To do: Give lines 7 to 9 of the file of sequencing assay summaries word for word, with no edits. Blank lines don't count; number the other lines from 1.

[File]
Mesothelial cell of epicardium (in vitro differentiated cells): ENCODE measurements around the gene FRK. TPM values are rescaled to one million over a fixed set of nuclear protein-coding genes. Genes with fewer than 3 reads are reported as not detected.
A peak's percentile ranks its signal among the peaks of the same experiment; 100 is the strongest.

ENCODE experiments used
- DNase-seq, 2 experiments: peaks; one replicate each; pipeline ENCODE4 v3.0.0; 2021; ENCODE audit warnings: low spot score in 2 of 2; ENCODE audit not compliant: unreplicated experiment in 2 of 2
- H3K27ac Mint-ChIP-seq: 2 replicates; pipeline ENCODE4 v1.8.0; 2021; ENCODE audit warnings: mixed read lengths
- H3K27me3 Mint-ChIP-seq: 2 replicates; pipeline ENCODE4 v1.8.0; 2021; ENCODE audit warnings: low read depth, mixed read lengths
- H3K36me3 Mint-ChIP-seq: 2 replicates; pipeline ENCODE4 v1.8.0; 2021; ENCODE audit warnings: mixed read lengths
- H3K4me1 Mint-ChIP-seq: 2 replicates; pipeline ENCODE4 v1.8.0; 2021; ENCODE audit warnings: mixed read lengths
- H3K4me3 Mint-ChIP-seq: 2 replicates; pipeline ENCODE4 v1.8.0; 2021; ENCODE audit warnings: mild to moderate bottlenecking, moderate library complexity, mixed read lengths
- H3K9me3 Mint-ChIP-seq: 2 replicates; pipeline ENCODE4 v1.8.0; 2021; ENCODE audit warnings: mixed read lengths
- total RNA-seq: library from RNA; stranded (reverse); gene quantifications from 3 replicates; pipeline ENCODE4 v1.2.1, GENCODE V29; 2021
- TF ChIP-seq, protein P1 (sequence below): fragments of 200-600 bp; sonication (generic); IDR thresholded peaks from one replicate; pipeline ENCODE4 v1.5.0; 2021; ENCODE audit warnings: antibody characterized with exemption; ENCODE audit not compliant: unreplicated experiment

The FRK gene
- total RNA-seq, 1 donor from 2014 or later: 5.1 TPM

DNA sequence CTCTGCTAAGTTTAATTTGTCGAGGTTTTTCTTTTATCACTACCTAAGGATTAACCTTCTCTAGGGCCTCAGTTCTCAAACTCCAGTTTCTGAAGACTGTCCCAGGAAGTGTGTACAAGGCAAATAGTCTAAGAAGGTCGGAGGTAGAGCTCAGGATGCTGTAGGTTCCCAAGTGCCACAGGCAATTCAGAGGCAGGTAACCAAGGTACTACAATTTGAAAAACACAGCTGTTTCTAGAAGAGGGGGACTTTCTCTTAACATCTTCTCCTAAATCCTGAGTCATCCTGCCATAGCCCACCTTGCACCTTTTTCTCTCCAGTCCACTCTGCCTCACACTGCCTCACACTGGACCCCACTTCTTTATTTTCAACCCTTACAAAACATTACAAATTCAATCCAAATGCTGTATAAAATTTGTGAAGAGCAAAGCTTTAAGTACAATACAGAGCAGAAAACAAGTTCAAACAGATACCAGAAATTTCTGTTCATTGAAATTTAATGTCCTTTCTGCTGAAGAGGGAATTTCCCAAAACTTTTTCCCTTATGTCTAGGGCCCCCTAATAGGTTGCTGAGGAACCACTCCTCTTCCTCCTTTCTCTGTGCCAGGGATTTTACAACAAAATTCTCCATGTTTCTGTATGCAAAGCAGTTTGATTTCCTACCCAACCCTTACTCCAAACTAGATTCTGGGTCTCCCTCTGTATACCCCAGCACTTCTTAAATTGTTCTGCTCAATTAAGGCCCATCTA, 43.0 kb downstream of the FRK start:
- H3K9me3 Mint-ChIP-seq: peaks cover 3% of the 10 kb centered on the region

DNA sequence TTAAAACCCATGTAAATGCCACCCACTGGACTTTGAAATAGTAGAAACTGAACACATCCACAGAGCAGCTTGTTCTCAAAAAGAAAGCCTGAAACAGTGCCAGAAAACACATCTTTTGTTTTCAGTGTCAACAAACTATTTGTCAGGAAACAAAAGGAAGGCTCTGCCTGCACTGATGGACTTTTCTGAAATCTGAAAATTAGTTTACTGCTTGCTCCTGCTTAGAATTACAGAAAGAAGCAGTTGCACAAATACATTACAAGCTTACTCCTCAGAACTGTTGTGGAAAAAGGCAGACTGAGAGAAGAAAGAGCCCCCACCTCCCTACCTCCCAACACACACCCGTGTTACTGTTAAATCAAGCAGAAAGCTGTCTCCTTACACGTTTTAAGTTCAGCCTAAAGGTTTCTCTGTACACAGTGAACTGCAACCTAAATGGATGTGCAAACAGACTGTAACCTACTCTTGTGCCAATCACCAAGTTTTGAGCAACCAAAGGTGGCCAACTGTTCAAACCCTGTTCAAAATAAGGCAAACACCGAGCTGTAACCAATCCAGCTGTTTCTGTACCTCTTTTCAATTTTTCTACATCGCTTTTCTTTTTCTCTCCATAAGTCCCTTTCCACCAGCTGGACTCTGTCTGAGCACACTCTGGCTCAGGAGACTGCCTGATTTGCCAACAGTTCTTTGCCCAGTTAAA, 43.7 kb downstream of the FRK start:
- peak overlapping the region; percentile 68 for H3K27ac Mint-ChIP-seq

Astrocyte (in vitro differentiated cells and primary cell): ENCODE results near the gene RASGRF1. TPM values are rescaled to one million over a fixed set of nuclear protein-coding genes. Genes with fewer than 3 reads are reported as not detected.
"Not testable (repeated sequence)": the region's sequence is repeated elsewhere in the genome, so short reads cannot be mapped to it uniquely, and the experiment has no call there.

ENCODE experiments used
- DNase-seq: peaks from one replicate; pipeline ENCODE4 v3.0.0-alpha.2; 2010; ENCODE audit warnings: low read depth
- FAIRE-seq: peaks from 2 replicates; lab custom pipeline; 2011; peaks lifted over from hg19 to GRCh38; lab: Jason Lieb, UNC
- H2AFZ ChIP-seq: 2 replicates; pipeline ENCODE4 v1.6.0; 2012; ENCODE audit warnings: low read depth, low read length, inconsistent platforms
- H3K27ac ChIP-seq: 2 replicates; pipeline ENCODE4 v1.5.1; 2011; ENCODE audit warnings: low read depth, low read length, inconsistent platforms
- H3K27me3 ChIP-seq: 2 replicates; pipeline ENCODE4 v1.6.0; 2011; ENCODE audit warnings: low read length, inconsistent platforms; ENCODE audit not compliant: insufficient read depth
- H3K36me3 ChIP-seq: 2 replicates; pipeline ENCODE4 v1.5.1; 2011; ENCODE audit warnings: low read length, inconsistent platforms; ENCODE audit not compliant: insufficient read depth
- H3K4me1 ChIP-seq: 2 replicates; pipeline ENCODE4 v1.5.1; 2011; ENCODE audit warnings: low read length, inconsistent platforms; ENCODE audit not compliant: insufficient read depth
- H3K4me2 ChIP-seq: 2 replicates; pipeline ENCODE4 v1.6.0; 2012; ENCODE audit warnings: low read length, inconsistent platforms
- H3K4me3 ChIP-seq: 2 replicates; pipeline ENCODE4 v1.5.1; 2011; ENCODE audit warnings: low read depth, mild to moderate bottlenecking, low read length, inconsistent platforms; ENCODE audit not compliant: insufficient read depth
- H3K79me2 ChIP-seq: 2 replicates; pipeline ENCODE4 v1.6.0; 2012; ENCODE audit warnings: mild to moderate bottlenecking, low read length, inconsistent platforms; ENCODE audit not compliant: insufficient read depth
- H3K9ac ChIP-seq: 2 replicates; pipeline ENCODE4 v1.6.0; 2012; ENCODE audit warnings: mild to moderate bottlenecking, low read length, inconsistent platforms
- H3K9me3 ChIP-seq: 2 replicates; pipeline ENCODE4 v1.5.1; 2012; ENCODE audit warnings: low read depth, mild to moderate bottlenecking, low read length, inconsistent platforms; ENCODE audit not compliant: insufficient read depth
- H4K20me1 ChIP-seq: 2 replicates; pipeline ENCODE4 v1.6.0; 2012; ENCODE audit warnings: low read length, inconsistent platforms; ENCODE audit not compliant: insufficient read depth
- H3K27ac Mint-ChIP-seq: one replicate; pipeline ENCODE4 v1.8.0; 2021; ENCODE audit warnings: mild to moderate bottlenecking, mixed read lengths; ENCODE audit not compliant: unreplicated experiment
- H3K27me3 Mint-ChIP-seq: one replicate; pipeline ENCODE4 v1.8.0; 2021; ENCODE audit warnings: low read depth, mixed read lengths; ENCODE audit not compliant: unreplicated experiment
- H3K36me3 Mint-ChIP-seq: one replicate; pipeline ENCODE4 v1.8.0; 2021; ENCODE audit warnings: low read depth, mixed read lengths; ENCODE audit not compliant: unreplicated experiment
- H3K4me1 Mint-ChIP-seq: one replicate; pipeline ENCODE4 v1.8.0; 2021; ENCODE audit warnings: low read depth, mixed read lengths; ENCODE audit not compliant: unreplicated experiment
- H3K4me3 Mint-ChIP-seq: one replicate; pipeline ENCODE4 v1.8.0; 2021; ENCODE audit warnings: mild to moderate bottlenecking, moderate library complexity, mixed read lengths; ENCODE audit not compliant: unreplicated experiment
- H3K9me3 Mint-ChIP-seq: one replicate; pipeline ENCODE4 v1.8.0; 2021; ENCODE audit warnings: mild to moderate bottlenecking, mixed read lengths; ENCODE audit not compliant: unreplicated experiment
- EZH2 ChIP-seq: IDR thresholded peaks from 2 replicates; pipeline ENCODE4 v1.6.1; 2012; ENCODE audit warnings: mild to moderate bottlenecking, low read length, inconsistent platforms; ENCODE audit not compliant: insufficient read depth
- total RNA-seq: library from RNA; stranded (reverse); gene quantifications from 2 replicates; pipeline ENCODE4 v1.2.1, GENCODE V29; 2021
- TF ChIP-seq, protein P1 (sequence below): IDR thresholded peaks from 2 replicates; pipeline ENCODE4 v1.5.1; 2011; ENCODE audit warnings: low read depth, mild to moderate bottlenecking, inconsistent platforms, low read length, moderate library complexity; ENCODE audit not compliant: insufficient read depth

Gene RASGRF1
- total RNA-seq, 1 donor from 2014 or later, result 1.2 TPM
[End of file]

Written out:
- H3K36me3 Mint-ChIP-seq: 2 replicates; pipeline ENCODE4 v1.8.0; 2021; ENCODE audit warnings: mixed read lengths
- H3K4me1 Mint-ChIP-seq: 2 replicates; pipeline ENCODE4 v1.8.0; 2021; ENCODE audit warnings: mixed read lengths
- H3K4me3 Mint-ChIP-seq: 2 replicates; pipeline ENCODE4 v1.8.0; 2021; ENCODE audit warnings: mild to moderate bottlenecking, moderate library complexity, mixed read lengths